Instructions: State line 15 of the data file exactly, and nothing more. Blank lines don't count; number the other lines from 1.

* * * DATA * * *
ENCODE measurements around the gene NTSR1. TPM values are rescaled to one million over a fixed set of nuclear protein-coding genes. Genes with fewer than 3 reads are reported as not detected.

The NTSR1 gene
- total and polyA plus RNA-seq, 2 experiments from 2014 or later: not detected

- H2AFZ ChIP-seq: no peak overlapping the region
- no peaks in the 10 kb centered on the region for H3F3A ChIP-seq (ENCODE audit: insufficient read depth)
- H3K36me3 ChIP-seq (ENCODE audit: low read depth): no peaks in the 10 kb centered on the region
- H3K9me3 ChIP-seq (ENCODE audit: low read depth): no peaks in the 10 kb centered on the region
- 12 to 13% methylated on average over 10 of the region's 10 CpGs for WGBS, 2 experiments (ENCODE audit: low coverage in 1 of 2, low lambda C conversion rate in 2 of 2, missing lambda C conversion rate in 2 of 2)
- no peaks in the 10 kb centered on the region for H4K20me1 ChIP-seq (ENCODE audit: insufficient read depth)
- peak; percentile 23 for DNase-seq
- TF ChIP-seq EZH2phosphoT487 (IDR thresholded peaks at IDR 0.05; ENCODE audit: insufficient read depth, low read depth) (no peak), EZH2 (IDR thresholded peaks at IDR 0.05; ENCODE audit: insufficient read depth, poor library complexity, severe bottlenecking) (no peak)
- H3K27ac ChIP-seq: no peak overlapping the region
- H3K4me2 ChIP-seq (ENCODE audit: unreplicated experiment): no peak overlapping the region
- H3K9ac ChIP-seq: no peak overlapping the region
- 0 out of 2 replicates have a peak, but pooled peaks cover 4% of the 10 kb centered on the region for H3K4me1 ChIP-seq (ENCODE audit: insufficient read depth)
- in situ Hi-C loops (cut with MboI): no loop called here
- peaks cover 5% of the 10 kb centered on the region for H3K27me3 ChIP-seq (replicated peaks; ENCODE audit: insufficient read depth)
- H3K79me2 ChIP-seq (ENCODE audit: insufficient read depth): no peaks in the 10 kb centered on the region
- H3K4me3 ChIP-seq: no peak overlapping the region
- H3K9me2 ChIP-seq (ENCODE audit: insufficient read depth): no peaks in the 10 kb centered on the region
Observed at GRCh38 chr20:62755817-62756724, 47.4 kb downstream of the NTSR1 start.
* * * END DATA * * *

- 0 out of 2 replicates have a peak, but pooled peaks cover 4% of the 10 kb centered on the region for H3K4me1 ChIP-seq (ENCODE audit: insufficient read depth)